Cafe owner charged in death of bicyclist
Driver of truck allegedly drunk
Doan Bui often rode his bicycle from his Sudan Street apartment to fishing spots on Castle Island or near the John F. Kennedy Library and probably was heading home Friday after some late-night fishing, neighbors said.
He never made it. Authorities say the 63-year-old Dorchester man was struck by a speeding pickup truck on Morrissey Boulevard and thrown a significant distance, instantly killing him. The driver, identified by police as Michael D. Ahern, a 46-year-old cafe owner from Dorchester, was “clearly intoxicated” but stopped to call 911 from his cellphone, authorities said.
“That was the only correct decision he made that night,” Patrick Devlin, a Suffolk County prosecutor, said during Ahern’s arraignment Monday in Dorchester Municipal Court on charges of motor vehicle homicide and operating under the influence of alcohol causing death.
Ahern appeared despondent as his attorney, Jeffrey K. Clifford, pleaded not guilty on his behalf, with Ahern’s family sitting nearby. He was ordered held on $25,000 cash bail.
Ahern is listed as proprietor of the Sweet Life Bakery and Cafe in Lower Mills, which recently opened, and as a partner in the Ledge Kitchen and Drinks restaurant, also in Lower Mills.
Ahern told authorities he had one drink at a downtown Boston bar, but state troopers who responded at 12:30 a.m., to the scene, near Malibu Beach, said Ahern appeared drunk. Another trooper who responded to Boston Medical Center, where Ahern was taken at his request, also stated in his report that Ahern appeared inebriated.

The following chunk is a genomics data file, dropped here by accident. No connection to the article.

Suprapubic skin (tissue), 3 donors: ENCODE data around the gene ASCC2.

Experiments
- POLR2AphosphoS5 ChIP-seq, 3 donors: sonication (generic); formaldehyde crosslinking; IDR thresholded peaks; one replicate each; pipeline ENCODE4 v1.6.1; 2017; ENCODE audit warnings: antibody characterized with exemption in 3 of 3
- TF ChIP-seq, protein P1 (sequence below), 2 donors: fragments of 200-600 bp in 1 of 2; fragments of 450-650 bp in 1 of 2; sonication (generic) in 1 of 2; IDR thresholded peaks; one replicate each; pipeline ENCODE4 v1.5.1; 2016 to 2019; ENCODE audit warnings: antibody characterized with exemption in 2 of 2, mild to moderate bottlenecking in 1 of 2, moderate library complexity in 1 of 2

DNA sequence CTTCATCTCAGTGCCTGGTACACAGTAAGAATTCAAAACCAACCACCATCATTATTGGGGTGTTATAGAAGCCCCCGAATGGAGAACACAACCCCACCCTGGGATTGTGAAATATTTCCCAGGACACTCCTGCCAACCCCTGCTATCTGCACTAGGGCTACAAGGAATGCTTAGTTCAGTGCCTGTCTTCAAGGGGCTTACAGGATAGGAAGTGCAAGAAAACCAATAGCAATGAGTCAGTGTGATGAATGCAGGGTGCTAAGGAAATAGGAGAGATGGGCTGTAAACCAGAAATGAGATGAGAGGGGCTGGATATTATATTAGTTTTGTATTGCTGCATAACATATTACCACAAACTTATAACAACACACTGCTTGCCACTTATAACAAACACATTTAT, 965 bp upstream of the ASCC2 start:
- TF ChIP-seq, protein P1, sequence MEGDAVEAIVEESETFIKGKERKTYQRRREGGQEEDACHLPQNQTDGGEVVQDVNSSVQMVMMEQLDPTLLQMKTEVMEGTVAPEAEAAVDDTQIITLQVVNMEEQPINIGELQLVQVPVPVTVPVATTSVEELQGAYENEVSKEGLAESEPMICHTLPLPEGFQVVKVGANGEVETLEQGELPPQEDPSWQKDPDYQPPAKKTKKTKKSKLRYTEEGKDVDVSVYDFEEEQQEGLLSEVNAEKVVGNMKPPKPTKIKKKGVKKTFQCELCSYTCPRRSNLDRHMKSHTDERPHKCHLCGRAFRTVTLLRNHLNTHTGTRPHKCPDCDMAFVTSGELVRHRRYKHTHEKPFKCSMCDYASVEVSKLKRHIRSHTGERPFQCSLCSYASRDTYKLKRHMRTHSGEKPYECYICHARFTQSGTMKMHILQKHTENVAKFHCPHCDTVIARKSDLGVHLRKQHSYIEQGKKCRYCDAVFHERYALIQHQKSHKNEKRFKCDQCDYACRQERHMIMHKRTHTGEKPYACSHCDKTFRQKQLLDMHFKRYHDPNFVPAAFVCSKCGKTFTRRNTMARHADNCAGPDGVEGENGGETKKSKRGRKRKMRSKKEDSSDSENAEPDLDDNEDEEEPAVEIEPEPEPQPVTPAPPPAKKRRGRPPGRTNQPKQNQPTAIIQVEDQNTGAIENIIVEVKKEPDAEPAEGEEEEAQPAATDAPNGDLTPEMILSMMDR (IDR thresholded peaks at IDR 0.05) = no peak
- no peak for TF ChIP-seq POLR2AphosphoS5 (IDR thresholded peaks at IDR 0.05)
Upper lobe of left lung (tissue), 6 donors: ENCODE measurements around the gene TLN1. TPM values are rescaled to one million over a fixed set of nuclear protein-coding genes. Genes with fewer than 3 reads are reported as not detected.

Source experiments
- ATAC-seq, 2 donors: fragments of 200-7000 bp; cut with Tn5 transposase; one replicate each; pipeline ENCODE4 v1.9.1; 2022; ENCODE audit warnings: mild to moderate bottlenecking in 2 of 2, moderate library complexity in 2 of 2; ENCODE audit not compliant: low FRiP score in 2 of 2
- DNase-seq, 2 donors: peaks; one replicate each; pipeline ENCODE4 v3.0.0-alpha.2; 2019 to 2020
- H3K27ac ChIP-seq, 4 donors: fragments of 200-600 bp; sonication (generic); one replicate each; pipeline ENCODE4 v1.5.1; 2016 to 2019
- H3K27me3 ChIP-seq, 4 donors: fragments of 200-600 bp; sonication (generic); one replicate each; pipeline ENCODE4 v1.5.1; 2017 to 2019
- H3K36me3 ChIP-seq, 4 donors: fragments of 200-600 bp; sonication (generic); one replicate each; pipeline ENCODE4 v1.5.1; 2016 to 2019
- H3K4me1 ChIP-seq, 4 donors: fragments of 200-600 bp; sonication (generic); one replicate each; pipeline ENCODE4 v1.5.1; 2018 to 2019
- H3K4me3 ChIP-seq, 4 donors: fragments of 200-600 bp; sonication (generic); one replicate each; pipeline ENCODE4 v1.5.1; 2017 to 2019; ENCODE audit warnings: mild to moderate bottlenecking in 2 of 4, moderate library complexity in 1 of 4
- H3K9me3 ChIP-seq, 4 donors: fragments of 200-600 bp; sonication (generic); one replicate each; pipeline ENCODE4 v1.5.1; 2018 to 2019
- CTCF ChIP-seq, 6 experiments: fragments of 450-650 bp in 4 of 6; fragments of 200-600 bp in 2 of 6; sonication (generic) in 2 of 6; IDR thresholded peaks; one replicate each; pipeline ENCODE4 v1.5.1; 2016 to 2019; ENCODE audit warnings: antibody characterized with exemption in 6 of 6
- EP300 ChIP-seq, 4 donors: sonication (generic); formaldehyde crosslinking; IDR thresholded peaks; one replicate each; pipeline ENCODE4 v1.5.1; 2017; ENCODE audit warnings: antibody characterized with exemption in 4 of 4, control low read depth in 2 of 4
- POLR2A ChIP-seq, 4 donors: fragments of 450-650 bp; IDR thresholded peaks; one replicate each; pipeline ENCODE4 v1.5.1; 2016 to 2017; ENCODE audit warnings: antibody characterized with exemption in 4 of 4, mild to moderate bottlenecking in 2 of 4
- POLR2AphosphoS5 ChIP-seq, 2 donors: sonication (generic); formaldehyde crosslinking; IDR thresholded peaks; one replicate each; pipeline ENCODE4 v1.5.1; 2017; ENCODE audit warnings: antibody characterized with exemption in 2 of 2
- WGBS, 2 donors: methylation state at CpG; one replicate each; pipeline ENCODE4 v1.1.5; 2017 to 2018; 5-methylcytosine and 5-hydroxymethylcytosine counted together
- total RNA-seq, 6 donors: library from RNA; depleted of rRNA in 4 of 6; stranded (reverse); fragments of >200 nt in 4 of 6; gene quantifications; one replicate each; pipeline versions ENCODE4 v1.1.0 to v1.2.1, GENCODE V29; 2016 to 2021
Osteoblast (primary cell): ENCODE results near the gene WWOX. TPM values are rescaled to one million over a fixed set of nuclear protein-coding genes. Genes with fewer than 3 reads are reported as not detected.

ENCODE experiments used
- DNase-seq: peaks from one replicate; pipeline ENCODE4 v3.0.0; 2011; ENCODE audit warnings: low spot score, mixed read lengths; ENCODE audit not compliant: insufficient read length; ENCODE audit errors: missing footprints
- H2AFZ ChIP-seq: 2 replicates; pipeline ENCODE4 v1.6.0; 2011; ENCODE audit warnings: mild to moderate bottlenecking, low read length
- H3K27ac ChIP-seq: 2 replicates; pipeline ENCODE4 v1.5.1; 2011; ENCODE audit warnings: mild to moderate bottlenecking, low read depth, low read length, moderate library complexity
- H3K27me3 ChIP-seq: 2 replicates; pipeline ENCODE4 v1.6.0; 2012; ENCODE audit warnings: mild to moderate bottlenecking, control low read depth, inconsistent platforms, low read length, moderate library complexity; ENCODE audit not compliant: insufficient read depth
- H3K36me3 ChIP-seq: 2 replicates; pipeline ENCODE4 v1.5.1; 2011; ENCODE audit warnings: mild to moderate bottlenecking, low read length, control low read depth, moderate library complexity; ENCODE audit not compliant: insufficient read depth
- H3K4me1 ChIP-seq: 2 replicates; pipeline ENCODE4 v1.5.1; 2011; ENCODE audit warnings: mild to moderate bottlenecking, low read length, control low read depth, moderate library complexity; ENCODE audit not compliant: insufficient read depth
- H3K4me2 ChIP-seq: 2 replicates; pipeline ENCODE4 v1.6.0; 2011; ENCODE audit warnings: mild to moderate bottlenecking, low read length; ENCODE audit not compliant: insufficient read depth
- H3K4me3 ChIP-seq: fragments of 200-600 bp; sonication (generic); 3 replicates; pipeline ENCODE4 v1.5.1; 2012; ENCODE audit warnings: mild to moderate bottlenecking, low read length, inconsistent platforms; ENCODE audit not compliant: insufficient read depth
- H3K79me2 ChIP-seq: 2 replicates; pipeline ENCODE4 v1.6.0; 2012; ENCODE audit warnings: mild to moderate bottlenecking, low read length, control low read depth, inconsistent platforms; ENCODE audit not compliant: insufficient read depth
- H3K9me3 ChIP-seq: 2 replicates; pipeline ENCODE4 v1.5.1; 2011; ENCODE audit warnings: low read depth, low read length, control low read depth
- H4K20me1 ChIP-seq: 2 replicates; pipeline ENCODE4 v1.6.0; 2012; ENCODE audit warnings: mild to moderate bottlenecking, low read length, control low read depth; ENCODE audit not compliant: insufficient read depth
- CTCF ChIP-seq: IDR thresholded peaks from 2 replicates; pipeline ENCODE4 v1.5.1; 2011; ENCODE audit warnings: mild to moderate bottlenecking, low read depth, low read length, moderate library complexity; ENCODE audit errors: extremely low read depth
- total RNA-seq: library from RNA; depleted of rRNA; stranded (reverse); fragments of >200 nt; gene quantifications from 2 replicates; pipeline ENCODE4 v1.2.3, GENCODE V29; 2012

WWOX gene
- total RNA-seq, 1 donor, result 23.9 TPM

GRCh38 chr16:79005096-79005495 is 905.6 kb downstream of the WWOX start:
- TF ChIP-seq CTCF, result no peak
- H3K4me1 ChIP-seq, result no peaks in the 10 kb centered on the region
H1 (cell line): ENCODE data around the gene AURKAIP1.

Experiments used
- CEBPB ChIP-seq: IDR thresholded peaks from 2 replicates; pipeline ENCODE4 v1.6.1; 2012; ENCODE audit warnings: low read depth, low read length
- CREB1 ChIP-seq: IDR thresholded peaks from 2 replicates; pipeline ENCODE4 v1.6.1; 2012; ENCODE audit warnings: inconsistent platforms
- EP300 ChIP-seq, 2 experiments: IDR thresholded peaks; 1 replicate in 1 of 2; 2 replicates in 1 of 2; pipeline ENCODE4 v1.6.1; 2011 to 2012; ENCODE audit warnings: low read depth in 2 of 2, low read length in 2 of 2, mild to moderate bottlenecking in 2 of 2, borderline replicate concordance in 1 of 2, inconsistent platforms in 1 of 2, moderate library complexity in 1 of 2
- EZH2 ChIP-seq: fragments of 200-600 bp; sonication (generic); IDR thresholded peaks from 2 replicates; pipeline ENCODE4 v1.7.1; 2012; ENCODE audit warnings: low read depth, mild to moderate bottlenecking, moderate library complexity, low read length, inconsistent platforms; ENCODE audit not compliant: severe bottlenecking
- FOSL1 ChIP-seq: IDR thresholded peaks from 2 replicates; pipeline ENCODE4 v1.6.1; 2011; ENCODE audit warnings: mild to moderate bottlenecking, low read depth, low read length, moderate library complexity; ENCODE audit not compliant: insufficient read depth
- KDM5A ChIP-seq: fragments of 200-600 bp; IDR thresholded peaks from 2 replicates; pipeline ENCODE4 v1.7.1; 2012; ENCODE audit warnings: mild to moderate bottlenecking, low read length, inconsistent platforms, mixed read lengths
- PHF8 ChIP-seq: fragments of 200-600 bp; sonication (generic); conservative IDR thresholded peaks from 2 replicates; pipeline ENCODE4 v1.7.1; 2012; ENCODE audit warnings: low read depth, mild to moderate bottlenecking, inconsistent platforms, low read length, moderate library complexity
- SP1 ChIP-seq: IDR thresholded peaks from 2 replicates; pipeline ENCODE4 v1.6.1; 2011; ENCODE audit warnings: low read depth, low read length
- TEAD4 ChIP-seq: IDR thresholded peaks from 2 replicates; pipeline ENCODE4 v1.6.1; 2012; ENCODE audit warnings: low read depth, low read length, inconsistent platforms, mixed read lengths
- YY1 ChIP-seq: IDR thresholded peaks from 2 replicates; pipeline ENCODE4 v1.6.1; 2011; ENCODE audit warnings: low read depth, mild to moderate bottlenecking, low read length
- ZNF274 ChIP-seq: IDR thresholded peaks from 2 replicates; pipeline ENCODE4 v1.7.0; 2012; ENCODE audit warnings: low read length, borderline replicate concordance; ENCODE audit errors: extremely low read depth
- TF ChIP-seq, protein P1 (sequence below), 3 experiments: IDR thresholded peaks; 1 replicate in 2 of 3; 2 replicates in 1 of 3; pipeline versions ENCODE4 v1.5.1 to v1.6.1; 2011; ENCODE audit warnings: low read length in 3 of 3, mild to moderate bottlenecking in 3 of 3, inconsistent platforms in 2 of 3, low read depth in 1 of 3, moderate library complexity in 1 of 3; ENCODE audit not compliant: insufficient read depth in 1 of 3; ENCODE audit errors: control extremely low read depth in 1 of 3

Trooper Thomas D. Canning wrote in the report that because Ahern had a lawyer, he did not question him about the crash. Instead, he asked for identifying information and observed the defendant move about the hospital room, where he was being examined by medical staff. “I did not ask him about the accident. I detected a strong odor of intoxicating beverage coming from his person,’’ Canning wrote. “I observed his speech to be noticeably slurred and his tongue was thick and pasty. . . . I observed Michael to be noticeably unsteady as he walked.’’
Another trooper reported that after examining Ahern’s 2011 Ford F-150 truck, he concluded the vehicle was traveling at 50 miles an hour when Bui was hit; the posted speed limit is 30. There was no sign of braking on the roadway, the trooper concluded.
In court, Ahern’s attorney described the case against Ahern as “relatively weak.’’ He said State Police noted that Ahern’s eyes were bloodshot but failed to report that the air bag deployed, or that Ahern was wearing eyeglasses when the air bag hit his face.
Jake Wark, spokesman for Suffolk District Attorney Daniel F. Conley, said no breathalyzer test was given at the scene because Ahern requested to be taken to the hospital and getting him there took priority. Despite troopers’ observations that Ahern appeared intoxicated, no breathalyzer was administered at the hospital. Wark said that even without the voluntary breathalyzer test, the case against Ahern will be supported by evidence, including the troopers’ observations.
Ahern, who had invoked his right to counsel, was allowed to go home. Because Ahern’s vehicle was seized and authorities felt he was not a flight risk, Wark said, he was not arrested until Sunday night, when authorities had built their case.
According to the defense and prosecution, Ahern received a 20-year suspended sentence in Suffolk Superior Court in 1989 for an arson conviction, the details of which were not immediately available.
Records show that since 1985, Ahern has received multiple citations for failure to stop, speeding, and accidents, in several towns and cities. In 1992, his license was revoked as a habitual offender but reinstated two years later.
The Registry of Motor Vehicles suspended his driver’s license indefinitely as a result of the fatal crash, said a Registry spokesman. Ahern is due back in court Nov. 21.
Brian Ballou can be reached at email@example.com.